In a week without committees, an inveterate liveblogger risks suffering from a slow, agonizing suffocation, which is why we tend to leap at each and every opportunity to keep our fingers spry and nimble—and that, darling readers, is what brings us here today. Here in this case being the Marriott on Kent Street in Ottawa, which is playing host to the annual meeting of the Shepherds of Good Hope, and, as a result, to a luncheon address by the Honourable Jack Layton, which will begin as soon as the assembled masses make it to the other side of the buffet table.
I have an ulterior motive—I mean, beyond my usual ulterior motives. This is going to be my first foray into liveblogging with my shiny new BlackBerry Curve, which has an ever so slightly smaller keyboard, thus requiring digit reeducation. I figure I’d best get acclimatized while the House is on a break so I can be back at top form when my committees return next week.
Because this was a last minute decision—covering the speech, that is—my presence here was unexpected, which is causing mild (but manageable) consternation for the organizers. They don’t seem to have an actual media section, so instead, I’m sitting at a table with normal human beings, who are reacting with surprising serenity to the silent, madly tapping girl thrust into their midst.
I’m trying not to look longingly at the food—it seems a bit petty, given that this is a conference for those who help the homeless and the hungry—but man, next time I cover a lunch gig, I’m definitely remembering to eat breakfast, because it smells absolutely delicious, but in a wholesome, economical, socially progressive way.
Okay, there’s a definite problem with the sound system in this room: no one at my table (which admittedly is at the back) can understand anything that the guy at the mic—not Jack Layton, I should note—is saying. “No idea,” one said cheerfully, as he clapped anyway. “I like the enthusiasm,” agreed the woman sitting beside me. He seems to be talking about homelessness—although in fairness, that’s the ultimate in cold reading; I could say that from the antechamber outside.
And here’s Jack! I will admit to having an advance copy of his speech, so I don’t really have to listen to him, but that feels like cheating, so I promise not to rely on it.
He starts out by thanking the volunteers—and then goes off script with a story about a church in Montreal that does good things—before plunging into the French portion of the speech. Unfortunately, there are no babelfish earpieces—it’s amazing how used to those things one gets on the Hill—so I’ll just summarize: the Shepherds of Good Hope do good work.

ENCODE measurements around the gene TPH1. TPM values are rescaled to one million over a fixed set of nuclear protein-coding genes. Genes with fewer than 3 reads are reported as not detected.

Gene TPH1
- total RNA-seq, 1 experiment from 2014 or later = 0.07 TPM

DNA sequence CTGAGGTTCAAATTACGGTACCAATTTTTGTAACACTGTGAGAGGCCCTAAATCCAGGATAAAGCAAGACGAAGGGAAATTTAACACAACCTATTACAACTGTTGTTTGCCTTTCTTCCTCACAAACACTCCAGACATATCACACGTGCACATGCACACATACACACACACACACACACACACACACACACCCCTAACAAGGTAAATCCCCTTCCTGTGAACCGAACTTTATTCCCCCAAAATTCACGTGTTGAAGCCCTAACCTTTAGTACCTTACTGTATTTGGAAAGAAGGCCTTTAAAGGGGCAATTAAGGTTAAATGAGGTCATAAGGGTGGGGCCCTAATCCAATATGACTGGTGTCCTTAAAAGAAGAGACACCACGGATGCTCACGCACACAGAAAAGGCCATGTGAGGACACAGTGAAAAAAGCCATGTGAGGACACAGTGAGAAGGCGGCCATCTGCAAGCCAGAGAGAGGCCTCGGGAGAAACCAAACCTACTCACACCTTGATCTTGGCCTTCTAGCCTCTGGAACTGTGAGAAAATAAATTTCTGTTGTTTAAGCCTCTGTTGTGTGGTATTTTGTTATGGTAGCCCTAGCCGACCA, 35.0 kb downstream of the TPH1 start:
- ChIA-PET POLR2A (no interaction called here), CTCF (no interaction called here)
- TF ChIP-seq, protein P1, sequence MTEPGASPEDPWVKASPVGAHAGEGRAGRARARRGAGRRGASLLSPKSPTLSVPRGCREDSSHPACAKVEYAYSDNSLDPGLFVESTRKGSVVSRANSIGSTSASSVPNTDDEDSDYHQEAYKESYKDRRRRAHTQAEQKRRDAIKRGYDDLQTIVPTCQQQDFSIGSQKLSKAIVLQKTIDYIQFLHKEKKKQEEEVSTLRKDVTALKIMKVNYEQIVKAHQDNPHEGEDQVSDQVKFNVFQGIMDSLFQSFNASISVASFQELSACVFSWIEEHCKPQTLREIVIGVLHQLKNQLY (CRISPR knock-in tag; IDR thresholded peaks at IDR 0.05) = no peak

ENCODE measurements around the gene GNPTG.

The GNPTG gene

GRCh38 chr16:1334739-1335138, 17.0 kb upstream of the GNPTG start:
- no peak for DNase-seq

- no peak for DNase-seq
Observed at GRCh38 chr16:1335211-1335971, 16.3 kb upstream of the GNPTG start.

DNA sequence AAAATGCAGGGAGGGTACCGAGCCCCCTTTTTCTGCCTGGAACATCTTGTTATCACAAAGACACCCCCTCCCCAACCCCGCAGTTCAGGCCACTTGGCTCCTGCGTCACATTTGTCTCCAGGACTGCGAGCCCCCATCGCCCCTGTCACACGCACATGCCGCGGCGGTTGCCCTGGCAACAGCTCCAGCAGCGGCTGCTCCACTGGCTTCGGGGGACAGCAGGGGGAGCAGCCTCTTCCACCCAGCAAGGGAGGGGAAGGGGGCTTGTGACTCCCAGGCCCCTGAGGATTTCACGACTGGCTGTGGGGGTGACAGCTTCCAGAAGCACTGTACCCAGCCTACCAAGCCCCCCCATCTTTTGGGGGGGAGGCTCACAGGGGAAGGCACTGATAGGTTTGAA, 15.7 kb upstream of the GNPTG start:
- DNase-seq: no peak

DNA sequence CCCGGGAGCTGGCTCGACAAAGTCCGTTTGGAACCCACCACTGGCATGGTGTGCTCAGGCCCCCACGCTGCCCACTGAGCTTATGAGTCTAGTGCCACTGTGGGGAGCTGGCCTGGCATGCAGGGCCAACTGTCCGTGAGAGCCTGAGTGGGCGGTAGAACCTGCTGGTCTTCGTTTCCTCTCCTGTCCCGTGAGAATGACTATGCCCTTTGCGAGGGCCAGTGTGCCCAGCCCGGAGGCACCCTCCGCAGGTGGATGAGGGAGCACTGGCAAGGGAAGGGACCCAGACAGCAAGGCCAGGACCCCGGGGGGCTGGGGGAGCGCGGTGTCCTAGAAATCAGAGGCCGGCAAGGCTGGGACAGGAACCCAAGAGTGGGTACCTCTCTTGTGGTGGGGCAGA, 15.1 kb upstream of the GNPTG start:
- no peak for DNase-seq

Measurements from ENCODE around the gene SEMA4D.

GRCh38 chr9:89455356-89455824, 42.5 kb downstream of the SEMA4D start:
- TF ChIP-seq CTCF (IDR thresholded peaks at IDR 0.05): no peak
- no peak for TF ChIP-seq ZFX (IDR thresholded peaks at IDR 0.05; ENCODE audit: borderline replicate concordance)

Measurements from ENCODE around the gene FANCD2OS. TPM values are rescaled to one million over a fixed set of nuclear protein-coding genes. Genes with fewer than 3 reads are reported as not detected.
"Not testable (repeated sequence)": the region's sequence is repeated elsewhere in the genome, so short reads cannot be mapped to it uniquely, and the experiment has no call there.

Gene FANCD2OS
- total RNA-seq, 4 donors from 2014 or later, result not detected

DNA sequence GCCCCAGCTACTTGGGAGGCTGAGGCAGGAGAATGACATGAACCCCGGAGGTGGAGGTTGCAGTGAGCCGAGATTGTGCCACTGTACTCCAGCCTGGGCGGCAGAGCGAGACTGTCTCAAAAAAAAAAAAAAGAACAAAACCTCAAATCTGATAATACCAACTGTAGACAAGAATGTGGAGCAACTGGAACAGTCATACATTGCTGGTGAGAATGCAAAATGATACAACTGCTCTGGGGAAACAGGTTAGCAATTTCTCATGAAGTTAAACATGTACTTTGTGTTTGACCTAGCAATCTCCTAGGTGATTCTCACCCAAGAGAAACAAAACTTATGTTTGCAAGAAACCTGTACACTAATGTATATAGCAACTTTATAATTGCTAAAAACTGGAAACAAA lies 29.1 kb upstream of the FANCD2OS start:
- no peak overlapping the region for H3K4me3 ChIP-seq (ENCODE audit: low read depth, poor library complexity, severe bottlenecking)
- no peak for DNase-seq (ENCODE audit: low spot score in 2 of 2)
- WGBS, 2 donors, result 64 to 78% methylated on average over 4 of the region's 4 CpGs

Now he’s moved on to the plight of students. One particular student, named Chris, told Jack that financial pressures—tuition, student loans, rents—force him to rely on a food bank—in Saskatoon, a “booming town,” Layton reminds us all. Well, not quite Fort MacMurray, but close.
More about poverty and homelessness, human dignity—but, coming soon: the carbon tax! Yes, it may sound like a leap, as far as the topic of the day, but trust him, he has a killer segue.
The crowd seems reasonably interested in the speech, although they’re also trying to eat soup, and that can command one’s full attention to avoid unfortunate spillage-related incidents.
Oh, and apparently, Layton will be talking about the resignation of Ian Brodie, and the still-unreleased report into that whole NAFTA/Obama leak debacle that has hung over his head like a cloud since the budget, when he made his fatal foray into off the record chitchat with the media. Well, CTV, anyway. He didn’t chat with me at the lockup, I can tell you that.
Shoutout to the unemployed—especially those in the manufacturing and forestry sectors—and boo-urns to goverments, in general, for turning a blind eye to their poverty and despair.
He keeps veering off the script, which is fine—in fact, I like to see politicians demonstrate that they can think on their feet—but with the somewhat foggy acoustics, and the jumping between French and English, it’s sometimes hard to follow. But I think we all know the main theme: the NDP wants to help working families with day care, employment insurance and other enlightened programs.
And now a trip down memory lane, and all the good things that the NDP—or its predecessor, the CCF—has accomplished over the years, despite never being in government, from health care to the national homeless program, which was a condition, he notes, of the party supporting the budget put forward by “the other party.” It takes me a few seconds to realize he means the Liberals.
And now, the carbon tax! Which is, you will no doubt be less than shocked to hear, a Bad Idea that will force seniors and low income Canadians into the poorhouse by jacking up the cost of heating fuel. Canada, he reminds the room, is a cold place, but the NDP has a warm heart, and wants to ensure that everyone is snug as bugs in rugs, with homes heated in an environmentally friendly way.
Huh—interesting. Another reference to that infamous NDP budget, when he agreed to support the then-Liberal minority government—and kept Paul Martin in power—in exchange for corporate tax cuts and other good things. I wonder exactly why he keeps mentioning that. I’d say it was an olive branch to the Liberals, except—yeah, I don’t think that’s the case.
And that’s it—onto the scrums. Which, as a special treat, I’ll also be liveblogging in the next post!
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